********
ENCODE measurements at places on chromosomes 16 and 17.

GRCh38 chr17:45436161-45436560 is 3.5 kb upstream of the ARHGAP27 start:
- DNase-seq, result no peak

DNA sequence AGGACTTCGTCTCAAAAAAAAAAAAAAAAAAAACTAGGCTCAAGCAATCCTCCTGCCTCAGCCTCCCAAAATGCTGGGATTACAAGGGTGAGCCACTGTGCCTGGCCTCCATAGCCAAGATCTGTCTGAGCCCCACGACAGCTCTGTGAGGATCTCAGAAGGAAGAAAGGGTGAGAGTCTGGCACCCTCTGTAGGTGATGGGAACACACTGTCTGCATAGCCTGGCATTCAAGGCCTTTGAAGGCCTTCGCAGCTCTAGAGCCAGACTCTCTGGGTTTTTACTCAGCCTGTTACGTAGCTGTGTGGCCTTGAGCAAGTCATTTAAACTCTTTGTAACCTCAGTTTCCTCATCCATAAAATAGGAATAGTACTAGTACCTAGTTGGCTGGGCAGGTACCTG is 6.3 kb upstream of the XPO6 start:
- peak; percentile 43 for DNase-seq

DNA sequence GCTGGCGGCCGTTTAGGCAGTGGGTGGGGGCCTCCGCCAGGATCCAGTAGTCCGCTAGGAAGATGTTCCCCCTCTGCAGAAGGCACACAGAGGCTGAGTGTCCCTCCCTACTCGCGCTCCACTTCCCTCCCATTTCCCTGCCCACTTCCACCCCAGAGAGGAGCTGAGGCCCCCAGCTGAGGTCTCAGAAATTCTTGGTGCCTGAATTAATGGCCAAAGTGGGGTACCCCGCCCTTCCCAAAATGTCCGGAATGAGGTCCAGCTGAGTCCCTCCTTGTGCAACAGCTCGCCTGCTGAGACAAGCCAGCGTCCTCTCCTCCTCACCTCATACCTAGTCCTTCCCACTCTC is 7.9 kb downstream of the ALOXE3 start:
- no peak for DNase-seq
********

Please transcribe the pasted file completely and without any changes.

ENCODE measurements at places on chromosomes 16 and 17.

GRCh38 chr17:45436161-45436560 is 3.5 kb upstream of the ARHGAP27 start:
- DNase-seq, result no peak

DNA sequence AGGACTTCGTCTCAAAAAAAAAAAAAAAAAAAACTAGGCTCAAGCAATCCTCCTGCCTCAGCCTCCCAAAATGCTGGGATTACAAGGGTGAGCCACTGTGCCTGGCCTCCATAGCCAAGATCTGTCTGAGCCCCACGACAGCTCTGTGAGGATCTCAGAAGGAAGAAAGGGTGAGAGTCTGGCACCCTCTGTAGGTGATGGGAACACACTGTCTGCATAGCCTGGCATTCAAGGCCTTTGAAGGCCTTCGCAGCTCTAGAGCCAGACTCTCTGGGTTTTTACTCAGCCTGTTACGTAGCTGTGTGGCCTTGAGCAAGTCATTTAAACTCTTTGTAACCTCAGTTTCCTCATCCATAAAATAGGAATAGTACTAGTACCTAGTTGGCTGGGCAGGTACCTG is 6.3 kb upstream of the XPO6 start:
- peak; percentile 43 for DNase-seq

DNA sequence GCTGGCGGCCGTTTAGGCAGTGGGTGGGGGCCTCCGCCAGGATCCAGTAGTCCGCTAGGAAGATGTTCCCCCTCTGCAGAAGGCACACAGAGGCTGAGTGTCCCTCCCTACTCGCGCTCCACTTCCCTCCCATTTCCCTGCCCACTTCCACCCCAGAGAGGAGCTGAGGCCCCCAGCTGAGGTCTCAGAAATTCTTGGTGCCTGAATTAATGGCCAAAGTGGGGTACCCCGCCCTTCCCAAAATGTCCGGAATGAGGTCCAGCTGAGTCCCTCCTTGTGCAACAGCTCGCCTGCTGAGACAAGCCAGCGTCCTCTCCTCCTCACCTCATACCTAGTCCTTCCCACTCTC is 7.9 kb downstream of the ALOXE3 start:
- no peak for DNase-seq